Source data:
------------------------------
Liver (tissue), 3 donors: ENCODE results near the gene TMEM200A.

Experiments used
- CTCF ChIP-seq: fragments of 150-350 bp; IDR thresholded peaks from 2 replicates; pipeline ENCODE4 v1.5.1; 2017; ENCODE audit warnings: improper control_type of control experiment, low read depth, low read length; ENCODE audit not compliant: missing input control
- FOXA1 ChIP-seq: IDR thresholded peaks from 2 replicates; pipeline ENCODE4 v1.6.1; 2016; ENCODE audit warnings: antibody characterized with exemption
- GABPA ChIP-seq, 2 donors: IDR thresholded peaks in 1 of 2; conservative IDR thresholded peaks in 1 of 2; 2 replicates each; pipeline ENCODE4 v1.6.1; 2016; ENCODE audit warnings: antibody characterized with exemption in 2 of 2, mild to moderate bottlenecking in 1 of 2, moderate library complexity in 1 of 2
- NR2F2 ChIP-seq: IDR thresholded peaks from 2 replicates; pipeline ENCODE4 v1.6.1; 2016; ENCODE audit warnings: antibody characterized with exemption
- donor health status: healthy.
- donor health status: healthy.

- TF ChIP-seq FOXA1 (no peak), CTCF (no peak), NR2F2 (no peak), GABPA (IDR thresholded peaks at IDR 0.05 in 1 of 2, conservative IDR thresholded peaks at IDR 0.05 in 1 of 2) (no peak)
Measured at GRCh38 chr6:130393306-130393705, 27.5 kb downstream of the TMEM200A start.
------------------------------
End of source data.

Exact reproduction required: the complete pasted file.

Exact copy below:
Liver (tissue), 3 donors: ENCODE results near the gene TMEM200A.

Experiments used
- CTCF ChIP-seq: fragments of 150-350 bp; IDR thresholded peaks from 2 replicates; pipeline ENCODE4 v1.5.1; 2017; ENCODE audit warnings: improper control_type of control experiment, low read depth, low read length; ENCODE audit not compliant: missing input control
- FOXA1 ChIP-seq: IDR thresholded peaks from 2 replicates; pipeline ENCODE4 v1.6.1; 2016; ENCODE audit warnings: antibody characterized with exemption
- GABPA ChIP-seq, 2 donors: IDR thresholded peaks in 1 of 2; conservative IDR thresholded peaks in 1 of 2; 2 replicates each; pipeline ENCODE4 v1.6.1; 2016; ENCODE audit warnings: antibody characterized with exemption in 2 of 2, mild to moderate bottlenecking in 1 of 2, moderate library complexity in 1 of 2
- NR2F2 ChIP-seq: IDR thresholded peaks from 2 replicates; pipeline ENCODE4 v1.6.1; 2016; ENCODE audit warnings: antibody characterized with exemption
- donor health status: healthy.
- donor health status: healthy.

- TF ChIP-seq FOXA1 (no peak), CTCF (no peak), NR2F2 (no peak), GABPA (IDR thresholded peaks at IDR 0.05 in 1 of 2, conservative IDR thresholded peaks at IDR 0.05 in 1 of 2) (no peak)
Measured at GRCh38 chr6:130393306-130393705, 27.5 kb downstream of the TMEM200A start.